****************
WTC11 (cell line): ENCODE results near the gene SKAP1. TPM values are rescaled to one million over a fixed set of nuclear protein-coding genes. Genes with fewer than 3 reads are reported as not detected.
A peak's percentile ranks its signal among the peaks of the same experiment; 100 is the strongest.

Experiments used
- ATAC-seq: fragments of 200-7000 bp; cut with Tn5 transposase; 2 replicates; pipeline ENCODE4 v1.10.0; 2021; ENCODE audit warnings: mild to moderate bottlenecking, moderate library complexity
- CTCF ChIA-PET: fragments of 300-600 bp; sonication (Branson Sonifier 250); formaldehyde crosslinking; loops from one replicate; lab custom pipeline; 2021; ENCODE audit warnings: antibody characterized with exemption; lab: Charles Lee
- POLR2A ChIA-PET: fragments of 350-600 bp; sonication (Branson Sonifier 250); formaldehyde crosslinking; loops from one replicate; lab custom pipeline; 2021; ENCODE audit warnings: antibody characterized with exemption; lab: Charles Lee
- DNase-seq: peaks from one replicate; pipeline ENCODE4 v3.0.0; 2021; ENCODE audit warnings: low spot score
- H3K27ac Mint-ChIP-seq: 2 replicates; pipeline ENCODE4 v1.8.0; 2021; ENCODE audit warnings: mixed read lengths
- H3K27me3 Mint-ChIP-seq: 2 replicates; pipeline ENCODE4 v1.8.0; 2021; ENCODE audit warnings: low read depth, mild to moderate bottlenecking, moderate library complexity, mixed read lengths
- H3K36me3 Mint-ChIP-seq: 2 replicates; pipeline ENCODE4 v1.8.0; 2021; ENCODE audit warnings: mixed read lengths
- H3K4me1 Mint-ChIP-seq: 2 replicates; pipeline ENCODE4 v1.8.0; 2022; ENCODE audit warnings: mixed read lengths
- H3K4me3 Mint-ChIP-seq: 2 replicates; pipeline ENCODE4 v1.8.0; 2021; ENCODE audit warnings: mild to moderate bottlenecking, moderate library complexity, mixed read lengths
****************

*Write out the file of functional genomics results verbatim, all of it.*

WTC11 (cell line): ENCODE results near the gene SKAP1. TPM values are rescaled to one million over a fixed set of nuclear protein-coding genes. Genes with fewer than 3 reads are reported as not detected.
A peak's percentile ranks its signal among the peaks of the same experiment; 100 is the strongest.

Experiments used
- ATAC-seq: fragments of 200-7000 bp; cut with Tn5 transposase; 2 replicates; pipeline ENCODE4 v1.10.0; 2021; ENCODE audit warnings: mild to moderate bottlenecking, moderate library complexity
- CTCF ChIA-PET: fragments of 300-600 bp; sonication (Branson Sonifier 250); formaldehyde crosslinking; loops from one replicate; lab custom pipeline; 2021; ENCODE audit warnings: antibody characterized with exemption; lab: Charles Lee
- POLR2A ChIA-PET: fragments of 350-600 bp; sonication (Branson Sonifier 250); formaldehyde crosslinking; loops from one replicate; lab custom pipeline; 2021; ENCODE audit warnings: antibody characterized with exemption; lab: Charles Lee
- DNase-seq: peaks from one replicate; pipeline ENCODE4 v3.0.0; 2021; ENCODE audit warnings: low spot score
- H3K27ac Mint-ChIP-seq: 2 replicates; pipeline ENCODE4 v1.8.0; 2021; ENCODE audit warnings: mixed read lengths
- H3K27me3 Mint-ChIP-seq: 2 replicates; pipeline ENCODE4 v1.8.0; 2021; ENCODE audit warnings: low read depth, mild to moderate bottlenecking, moderate library complexity, mixed read lengths
- H3K36me3 Mint-ChIP-seq: 2 replicates; pipeline ENCODE4 v1.8.0; 2021; ENCODE audit warnings: mixed read lengths
- H3K4me1 Mint-ChIP-seq: 2 replicates; pipeline ENCODE4 v1.8.0; 2022; ENCODE audit warnings: mixed read lengths
- H3K4me3 Mint-ChIP-seq: 2 replicates; pipeline ENCODE4 v1.8.0; 2021; ENCODE audit warnings: mild to moderate bottlenecking, moderate library complexity, mixed read lengths